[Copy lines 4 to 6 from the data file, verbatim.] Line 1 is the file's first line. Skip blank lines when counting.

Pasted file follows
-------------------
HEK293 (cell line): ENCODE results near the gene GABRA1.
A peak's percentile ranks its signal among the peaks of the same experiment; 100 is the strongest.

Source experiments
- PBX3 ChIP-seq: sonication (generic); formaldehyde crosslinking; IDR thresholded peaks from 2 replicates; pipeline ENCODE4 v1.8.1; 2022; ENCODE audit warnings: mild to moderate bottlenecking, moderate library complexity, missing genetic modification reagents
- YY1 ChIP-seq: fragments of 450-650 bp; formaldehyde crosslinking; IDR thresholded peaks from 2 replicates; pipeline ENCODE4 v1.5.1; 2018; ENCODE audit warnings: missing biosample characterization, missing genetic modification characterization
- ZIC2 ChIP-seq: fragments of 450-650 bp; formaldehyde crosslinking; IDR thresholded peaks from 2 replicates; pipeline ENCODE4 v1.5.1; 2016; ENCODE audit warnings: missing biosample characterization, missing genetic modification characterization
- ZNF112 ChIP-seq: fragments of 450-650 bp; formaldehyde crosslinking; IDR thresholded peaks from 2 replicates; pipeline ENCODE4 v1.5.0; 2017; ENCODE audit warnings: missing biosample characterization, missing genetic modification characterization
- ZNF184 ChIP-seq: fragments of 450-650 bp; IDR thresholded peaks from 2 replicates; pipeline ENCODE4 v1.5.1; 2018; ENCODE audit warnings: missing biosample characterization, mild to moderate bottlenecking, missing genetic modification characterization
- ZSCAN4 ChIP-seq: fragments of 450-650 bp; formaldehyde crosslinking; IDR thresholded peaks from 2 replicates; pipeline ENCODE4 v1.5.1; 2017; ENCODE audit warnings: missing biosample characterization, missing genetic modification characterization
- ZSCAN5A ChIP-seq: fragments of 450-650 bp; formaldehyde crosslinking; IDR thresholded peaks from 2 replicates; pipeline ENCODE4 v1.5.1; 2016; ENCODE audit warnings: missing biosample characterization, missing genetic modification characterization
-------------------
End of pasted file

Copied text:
- PBX3 ChIP-seq: sonication (generic); formaldehyde crosslinking; IDR thresholded peaks from 2 replicates; pipeline ENCODE4 v1.8.1; 2022; ENCODE audit warnings: mild to moderate bottlenecking, moderate library complexity, missing genetic modification reagents
- YY1 ChIP-seq: fragments of 450-650 bp; formaldehyde crosslinking; IDR thresholded peaks from 2 replicates; pipeline ENCODE4 v1.5.1; 2018; ENCODE audit warnings: missing biosample characterization, missing genetic modification characterization
- ZIC2 ChIP-seq: fragments of 450-650 bp; formaldehyde crosslinking; IDR thresholded peaks from 2 replicates; pipeline ENCODE4 v1.5.1; 2016; ENCODE audit warnings: missing biosample characterization, missing genetic modification characterization